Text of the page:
Several hundred women in Kenya protested Thursday over what they said was lenient punishment for suspects of an alleged brutal gang rape of a girl earlier this year.
The protesters marched on police headquarters in the Kenyan capital Nairobi to deliver a petition of over a million names demanding justice and decrying what they say is a lack of action against three suspects, who were arrested shortly after the attack and then let go after being ordered to cut grass at the police station.
Nebila Abdulmelik, head of communications at FEMNET, a women's rights organization in Africa, called for the arrest of the suspects and action against authorities. Abdulmelik launched the petition, which has been publicized by the online activist group Avaaz, on Monday and it now has more than 1.3 million signatures.
"The petition demands for two things -- one is the immediate arrest and prosecution of the perpetrators and number two is disciplinary action on the police, who we feel handled the case very dismally and in fact are emboldening others to rape and commit similar crimes," Abdulmelik told Al Jazeera.
The teenager, a 16-year-old girl publicly identified as only "Liz," was reportedly attacked, beaten and then raped by six men as she returned from her grandfather's funeral in western Kenya in June. Her attackers then dumped her, bleeding and unconscious, in a deep sewage ditch.
"My wish is to see justice done," Liz also told the Daily Nation newspaper. "I want my attackers arrested and punished."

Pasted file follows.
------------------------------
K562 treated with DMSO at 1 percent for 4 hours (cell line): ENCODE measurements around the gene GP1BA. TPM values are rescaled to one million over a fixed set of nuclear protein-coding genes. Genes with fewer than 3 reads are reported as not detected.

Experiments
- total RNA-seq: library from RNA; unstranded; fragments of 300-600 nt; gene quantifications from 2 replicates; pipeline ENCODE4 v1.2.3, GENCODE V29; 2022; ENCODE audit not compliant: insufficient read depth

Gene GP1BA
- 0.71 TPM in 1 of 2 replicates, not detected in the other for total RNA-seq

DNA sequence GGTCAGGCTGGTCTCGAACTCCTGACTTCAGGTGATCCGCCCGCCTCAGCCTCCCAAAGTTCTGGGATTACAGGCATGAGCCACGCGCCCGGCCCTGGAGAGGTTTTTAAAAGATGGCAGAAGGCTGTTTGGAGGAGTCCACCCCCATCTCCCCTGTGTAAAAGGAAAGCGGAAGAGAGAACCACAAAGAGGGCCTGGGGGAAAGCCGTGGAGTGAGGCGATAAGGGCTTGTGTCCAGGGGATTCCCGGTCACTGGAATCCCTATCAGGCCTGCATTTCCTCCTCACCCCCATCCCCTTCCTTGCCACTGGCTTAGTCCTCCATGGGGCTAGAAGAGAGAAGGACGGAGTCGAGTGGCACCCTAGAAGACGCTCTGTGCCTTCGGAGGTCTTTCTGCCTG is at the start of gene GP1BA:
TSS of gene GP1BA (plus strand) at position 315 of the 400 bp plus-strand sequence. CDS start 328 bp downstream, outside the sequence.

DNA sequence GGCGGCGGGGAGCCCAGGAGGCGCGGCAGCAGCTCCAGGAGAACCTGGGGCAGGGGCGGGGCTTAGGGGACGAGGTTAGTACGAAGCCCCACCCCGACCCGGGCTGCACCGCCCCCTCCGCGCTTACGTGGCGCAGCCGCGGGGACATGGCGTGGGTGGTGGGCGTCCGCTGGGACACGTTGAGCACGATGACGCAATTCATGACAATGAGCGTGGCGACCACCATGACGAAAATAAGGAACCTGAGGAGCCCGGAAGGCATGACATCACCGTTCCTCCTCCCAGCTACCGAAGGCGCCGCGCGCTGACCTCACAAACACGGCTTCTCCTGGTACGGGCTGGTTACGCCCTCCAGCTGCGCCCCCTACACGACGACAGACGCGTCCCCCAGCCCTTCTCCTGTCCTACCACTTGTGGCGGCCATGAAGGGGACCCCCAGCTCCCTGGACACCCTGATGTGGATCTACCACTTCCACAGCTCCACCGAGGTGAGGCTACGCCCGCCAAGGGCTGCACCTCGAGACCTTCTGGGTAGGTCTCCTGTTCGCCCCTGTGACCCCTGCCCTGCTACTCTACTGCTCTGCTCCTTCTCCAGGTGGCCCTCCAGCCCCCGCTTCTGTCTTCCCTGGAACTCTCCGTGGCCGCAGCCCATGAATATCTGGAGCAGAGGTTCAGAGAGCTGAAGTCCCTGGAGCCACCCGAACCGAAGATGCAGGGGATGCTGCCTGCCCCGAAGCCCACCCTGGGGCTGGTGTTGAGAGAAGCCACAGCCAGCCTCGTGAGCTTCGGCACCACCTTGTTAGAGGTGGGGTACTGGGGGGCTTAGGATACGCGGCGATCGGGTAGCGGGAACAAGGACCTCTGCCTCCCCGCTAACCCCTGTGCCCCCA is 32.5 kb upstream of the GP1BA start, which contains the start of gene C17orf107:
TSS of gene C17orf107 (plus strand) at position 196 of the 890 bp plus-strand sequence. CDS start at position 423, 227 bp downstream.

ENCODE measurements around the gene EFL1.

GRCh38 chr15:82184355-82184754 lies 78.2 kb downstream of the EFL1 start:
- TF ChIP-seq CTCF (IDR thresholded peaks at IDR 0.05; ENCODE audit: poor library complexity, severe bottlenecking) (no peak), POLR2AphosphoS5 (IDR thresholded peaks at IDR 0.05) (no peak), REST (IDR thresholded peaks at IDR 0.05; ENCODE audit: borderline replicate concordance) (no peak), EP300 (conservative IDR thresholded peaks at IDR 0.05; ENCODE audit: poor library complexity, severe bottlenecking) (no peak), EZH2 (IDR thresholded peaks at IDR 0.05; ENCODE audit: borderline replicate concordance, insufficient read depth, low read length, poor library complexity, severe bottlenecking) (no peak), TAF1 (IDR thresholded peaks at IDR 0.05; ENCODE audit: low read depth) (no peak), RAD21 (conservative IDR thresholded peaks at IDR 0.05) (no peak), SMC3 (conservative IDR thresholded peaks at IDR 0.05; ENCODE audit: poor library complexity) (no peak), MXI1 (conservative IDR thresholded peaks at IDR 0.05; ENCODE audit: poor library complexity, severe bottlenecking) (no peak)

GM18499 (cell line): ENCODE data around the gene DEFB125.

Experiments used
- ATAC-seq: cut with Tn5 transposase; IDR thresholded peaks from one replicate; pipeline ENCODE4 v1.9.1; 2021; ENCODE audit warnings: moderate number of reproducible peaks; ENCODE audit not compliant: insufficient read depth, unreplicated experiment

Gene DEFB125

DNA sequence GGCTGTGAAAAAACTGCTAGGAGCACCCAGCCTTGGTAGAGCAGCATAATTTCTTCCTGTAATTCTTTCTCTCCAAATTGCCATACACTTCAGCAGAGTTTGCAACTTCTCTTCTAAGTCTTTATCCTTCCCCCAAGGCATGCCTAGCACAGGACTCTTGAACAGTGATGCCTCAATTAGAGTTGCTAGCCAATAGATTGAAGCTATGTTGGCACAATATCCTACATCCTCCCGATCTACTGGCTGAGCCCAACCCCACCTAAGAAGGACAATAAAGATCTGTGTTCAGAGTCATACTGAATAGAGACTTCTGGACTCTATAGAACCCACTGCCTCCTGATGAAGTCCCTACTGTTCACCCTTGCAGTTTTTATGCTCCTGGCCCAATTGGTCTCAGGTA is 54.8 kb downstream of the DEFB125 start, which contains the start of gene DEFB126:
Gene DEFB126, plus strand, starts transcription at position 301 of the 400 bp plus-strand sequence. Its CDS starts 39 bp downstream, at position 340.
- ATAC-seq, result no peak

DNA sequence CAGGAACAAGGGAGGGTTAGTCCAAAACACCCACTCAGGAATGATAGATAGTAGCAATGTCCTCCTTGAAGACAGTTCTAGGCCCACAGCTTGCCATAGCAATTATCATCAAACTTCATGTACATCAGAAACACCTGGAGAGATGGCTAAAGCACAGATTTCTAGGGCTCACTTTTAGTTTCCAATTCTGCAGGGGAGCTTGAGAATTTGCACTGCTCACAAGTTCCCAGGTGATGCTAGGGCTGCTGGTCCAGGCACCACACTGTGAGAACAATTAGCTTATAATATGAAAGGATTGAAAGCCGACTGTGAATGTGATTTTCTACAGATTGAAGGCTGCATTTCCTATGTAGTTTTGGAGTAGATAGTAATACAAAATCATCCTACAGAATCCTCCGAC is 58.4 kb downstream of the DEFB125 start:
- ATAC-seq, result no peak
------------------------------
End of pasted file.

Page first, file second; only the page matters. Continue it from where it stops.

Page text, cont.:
The online activist group Avaaz said Liz is now wheelchair-bound with a broken back, caused either by the beating or by being thrown into the pit, and also suffered serious internal injuries from the rape.
Just a few days ago amid the ongoing protests, the Inspector General of Police David Kimaiyo said the suspected rapists had been arrested, but on Thursday, another official contradicted Kimaiyo and indicated the suspects were still being sought.
"I am aware that the culprits are at large and we are looking for them wherever they are and they will soon be arrested and be taken to court," police Chief of Staff William Thwere said.
It isn't clear if the search has been ongoing or was revived due to pressure from civil society.
The lack of action has sparked outrage in the country. Protesters marched through the streets of the Kenyan capital wearing t-shirts with the slogan "Justice for Liz," with activists draping dozens of pairs of women's underwear along the fence of the police station.
"What do we want? Respect, respect, respect, dignity!" they shouted.
"Slashing grass is not punishment for rape," a sign carried by a protester read.
Rape is a major problem in Kenya, and perpetrators often goes unpunished.
One government study in 2009 found that as many as a fifth of women and girls were victims of sexual violence, and more recent studies have put the rate even higher.
Another U.N.-backed government study in 2010 focusing on children found a third of girls and a fifth of boys had suffered sexual violence.
Al Jazeera and wire services